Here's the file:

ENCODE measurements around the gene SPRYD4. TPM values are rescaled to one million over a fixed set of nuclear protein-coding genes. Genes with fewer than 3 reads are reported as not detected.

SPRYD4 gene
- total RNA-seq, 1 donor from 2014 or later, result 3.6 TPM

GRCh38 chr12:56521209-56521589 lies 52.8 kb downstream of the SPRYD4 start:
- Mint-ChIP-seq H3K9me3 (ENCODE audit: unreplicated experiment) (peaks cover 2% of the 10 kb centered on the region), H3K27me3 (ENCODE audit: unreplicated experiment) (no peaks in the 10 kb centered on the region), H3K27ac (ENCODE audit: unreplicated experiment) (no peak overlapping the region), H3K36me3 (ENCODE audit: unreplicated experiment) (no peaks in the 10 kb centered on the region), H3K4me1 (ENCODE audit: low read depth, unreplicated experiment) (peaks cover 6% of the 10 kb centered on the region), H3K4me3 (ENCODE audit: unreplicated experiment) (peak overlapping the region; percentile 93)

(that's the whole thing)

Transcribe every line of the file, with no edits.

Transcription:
ENCODE measurements around the gene SPRYD4. TPM values are rescaled to one million over a fixed set of nuclear protein-coding genes. Genes with fewer than 3 reads are reported as not detected.

SPRYD4 gene
- total RNA-seq, 1 donor from 2014 or later, result 3.6 TPM

GRCh38 chr12:56521209-56521589 lies 52.8 kb downstream of the SPRYD4 start:
- Mint-ChIP-seq H3K9me3 (ENCODE audit: unreplicated experiment) (peaks cover 2% of the 10 kb centered on the region), H3K27me3 (ENCODE audit: unreplicated experiment) (no peaks in the 10 kb centered on the region), H3K27ac (ENCODE audit: unreplicated experiment) (no peak overlapping the region), H3K36me3 (ENCODE audit: unreplicated experiment) (no peaks in the 10 kb centered on the region), H3K4me1 (ENCODE audit: low read depth, unreplicated experiment) (peaks cover 6% of the 10 kb centered on the region), H3K4me3 (ENCODE audit: unreplicated experiment) (peak overlapping the region; percentile 93)